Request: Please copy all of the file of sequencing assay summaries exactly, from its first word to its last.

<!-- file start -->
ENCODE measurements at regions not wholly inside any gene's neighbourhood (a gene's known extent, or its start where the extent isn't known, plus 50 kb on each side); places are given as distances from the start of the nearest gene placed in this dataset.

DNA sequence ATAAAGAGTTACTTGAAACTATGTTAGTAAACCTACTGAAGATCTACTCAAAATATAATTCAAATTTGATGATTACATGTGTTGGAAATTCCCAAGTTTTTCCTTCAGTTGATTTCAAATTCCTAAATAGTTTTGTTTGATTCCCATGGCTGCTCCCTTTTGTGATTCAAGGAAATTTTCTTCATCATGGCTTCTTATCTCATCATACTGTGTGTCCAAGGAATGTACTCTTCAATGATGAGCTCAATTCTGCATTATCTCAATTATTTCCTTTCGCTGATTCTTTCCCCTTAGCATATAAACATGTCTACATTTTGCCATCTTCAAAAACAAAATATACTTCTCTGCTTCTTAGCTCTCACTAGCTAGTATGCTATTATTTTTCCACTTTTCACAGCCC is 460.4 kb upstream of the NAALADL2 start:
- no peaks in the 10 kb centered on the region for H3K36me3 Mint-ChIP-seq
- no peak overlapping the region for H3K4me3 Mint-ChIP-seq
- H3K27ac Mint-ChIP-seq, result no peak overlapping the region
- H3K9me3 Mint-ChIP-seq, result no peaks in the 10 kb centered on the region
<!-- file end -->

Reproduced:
ENCODE measurements at regions not wholly inside any gene's neighbourhood (a gene's known extent, or its start where the extent isn't known, plus 50 kb on each side); places are given as distances from the start of the nearest gene placed in this dataset.

DNA sequence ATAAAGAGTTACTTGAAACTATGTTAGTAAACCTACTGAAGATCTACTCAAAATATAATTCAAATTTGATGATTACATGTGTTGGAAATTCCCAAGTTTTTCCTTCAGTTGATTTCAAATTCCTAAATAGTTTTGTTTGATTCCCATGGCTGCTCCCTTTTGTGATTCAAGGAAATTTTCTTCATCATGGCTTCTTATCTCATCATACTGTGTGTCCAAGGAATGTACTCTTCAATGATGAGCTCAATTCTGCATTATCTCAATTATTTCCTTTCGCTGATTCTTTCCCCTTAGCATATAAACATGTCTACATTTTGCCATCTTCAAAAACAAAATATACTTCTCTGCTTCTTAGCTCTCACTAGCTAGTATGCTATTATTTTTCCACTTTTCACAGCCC is 460.4 kb upstream of the NAALADL2 start:
- no peaks in the 10 kb centered on the region for H3K36me3 Mint-ChIP-seq
- no peak overlapping the region for H3K4me3 Mint-ChIP-seq
- H3K27ac Mint-ChIP-seq, result no peak overlapping the region
- H3K9me3 Mint-ChIP-seq, result no peaks in the 10 kb centered on the region